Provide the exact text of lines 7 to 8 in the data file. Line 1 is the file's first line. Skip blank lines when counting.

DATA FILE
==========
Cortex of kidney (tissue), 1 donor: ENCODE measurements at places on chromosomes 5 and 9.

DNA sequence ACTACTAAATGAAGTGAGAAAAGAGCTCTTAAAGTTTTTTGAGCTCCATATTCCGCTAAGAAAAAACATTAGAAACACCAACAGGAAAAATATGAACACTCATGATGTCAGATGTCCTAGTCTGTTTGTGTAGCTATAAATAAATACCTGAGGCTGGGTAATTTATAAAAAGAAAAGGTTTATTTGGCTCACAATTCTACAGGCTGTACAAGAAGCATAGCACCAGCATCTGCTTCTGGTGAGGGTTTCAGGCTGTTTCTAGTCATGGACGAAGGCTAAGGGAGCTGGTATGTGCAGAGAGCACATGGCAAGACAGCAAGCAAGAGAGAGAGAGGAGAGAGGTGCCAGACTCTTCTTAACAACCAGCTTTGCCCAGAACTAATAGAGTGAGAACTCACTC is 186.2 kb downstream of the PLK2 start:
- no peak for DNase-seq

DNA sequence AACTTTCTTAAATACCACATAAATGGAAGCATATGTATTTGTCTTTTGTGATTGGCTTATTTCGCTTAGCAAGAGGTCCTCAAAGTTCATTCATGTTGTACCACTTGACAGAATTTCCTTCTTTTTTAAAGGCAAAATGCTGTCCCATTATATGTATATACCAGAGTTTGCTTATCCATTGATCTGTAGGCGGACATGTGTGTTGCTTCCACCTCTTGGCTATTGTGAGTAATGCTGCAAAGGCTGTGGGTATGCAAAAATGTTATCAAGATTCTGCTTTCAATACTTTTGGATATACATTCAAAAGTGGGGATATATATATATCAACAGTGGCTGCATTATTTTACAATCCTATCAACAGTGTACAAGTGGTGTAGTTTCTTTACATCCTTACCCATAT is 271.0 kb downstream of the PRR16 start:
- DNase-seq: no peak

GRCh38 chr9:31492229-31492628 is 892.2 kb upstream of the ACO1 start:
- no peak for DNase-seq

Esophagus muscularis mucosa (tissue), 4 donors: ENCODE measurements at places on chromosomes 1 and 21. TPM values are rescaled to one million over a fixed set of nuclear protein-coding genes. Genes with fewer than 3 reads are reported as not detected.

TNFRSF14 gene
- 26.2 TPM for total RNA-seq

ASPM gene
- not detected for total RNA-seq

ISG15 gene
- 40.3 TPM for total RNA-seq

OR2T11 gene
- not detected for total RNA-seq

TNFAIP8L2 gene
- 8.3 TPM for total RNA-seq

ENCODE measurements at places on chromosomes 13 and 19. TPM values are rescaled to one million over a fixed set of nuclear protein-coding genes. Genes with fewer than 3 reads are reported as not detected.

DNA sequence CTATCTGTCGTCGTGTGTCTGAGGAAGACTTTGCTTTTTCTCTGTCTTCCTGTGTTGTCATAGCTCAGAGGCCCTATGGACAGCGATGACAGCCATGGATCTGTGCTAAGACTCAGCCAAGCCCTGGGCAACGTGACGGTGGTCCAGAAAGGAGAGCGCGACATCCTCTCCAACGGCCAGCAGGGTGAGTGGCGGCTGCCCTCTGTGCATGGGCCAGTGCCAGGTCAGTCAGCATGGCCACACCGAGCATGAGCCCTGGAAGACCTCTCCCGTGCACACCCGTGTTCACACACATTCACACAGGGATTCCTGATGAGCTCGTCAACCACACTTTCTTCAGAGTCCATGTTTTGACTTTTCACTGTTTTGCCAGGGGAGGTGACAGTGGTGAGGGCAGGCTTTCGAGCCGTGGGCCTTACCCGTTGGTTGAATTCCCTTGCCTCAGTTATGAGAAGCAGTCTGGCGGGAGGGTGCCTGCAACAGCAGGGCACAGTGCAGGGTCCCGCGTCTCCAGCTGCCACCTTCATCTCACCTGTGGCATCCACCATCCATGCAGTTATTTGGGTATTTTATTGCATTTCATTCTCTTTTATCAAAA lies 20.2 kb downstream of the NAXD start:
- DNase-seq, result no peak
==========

- no peak for DNase-seq

Esophagus muscularis mucosa (tissue), 4 donors: ENCODE measurements at places on chromosomes 1 and 21. TPM values are rescaled to one million over a fixed set of nuclear protein-coding genes. Genes with fewer than 3 reads are reported as not detected.